This film is airing in commemoration of the 50th anniversary of JFK's inauguration.
The footage in this documentary is over 40 years old. Why did you decide to make the film all these years later?
I made four films on John F. Kennedy, filmed when he was running for office, in office and after his death. This type of candid footage was new at the time, and it showed the man at work, at play, and many different parts of his life. All these years and presidents later, there have been periods when the presidency was not highly regarded. We've had generations that have never known a lively, active president who was well-regarded. I had this great footage, and it occurred to me to put it together to inform later generations about a president they never knew and that they should know about.
How did you get so close to the president for an extended period of time?
First, I was developing a new form of reporting and wanted a good story to tell with it. I found this senator who was opposed by the current president, his own party, people who didn't like Catholics and people who didn't like millionaires. I sat with Senator Kennedy and we had a long conversation that went something like this:
He came down the stairs of his Georgetown townhouse in his bathrobe, suffering from a bad cold and said,
"What do you want?"
"I want to make a film like you've never seen before," I said. "And I want it to be about you running for president."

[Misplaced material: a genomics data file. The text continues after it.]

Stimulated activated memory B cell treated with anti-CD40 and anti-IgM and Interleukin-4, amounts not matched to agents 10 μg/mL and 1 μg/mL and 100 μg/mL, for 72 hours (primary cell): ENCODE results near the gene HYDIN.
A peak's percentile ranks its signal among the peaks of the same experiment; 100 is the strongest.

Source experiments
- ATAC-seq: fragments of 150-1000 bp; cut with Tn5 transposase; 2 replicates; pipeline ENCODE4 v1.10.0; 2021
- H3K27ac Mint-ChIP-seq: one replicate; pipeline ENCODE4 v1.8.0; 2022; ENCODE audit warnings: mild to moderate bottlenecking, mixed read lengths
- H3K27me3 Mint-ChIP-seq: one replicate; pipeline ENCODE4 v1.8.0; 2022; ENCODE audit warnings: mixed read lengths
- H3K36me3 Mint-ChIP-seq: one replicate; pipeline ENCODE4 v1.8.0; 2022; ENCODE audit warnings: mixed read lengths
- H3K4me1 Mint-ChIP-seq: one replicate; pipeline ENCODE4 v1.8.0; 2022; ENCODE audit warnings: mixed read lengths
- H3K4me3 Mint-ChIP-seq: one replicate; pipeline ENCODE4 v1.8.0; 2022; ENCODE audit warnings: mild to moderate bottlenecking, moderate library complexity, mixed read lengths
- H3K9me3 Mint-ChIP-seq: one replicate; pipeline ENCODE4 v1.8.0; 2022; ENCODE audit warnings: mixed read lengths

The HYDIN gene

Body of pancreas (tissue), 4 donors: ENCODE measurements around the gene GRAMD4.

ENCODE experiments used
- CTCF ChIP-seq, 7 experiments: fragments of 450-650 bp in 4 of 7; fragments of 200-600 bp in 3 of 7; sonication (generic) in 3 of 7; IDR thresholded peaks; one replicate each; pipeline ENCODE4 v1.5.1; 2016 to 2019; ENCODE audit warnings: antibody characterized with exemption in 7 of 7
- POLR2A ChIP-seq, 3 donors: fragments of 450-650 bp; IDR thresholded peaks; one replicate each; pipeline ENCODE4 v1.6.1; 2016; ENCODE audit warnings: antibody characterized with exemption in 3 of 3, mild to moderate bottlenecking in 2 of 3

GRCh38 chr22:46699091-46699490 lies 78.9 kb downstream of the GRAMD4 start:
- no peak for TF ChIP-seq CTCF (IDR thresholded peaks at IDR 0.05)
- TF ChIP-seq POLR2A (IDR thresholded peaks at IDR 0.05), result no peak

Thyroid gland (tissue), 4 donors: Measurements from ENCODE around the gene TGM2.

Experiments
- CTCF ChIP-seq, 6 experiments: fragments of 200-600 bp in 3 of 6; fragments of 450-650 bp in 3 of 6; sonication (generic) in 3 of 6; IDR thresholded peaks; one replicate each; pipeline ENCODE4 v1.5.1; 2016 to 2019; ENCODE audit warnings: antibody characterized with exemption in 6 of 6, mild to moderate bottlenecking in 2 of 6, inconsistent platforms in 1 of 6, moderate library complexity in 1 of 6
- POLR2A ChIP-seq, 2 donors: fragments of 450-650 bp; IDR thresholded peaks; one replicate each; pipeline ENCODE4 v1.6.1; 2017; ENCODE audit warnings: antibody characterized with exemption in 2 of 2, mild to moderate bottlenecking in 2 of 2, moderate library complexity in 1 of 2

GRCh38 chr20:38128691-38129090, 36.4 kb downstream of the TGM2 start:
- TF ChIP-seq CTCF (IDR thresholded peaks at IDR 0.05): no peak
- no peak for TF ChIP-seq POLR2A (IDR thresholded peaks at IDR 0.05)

"What do you mean by that?"
"There are no questions, no interviews, no lighting, no directions. We simply look at what happened and edit it together. It'll be the best reporting you've ever seen, and it'll be good history."
"If I don't call you tomorrow, that means we're on."
He didn't call, and I followed him to Wisconsin and made a film called 'Primary.'
How did he react to seeing the film?
I showed it to him after he was elected but before he took office. A few minutes into the film, he brought in his father, an invalid in a wheelchair, to watch the rest of it. He'd never seen himself like that before. After that, he allowed us to make the next film, about a president making decisions during a crisis, which is what I had wanted to do from the very start.
What sort of hand-held cameras were available at the time?
All my films are shot on hand-held cameras. These cameras took five years to build and had to be light enough to be carried. The entire thing was rebuilt and weighed about 50 pounds. A strong man could carry it for 30 minutes, but I made my people carry it all day long. These were the only hand-held cameras at the time that could shoot as well as record sound.
Like all of your films, there are no talking-head style interviews, and the only element in addition to the raw footage and sound is a sparse narration by Alec Baldwin. What effect do you hope to achieve with this method of filmmaking?
The conventional documentary at that time, and even now, is basically a lecture. You can turn off the picture and you'd get the full story in the sounds. If you take off the sound, the logic of the picture turns all to ash. That word-logic documentary doesn't work too well on a living medium like television. My hope was to get a treatment of the subject that was visual and filmic. It's a dramatic-logic film.
I did employ more narration than usual in this film, but that was only because I was integrating four films with other films that I had not photographed. To make those transitions, I had to use more narration.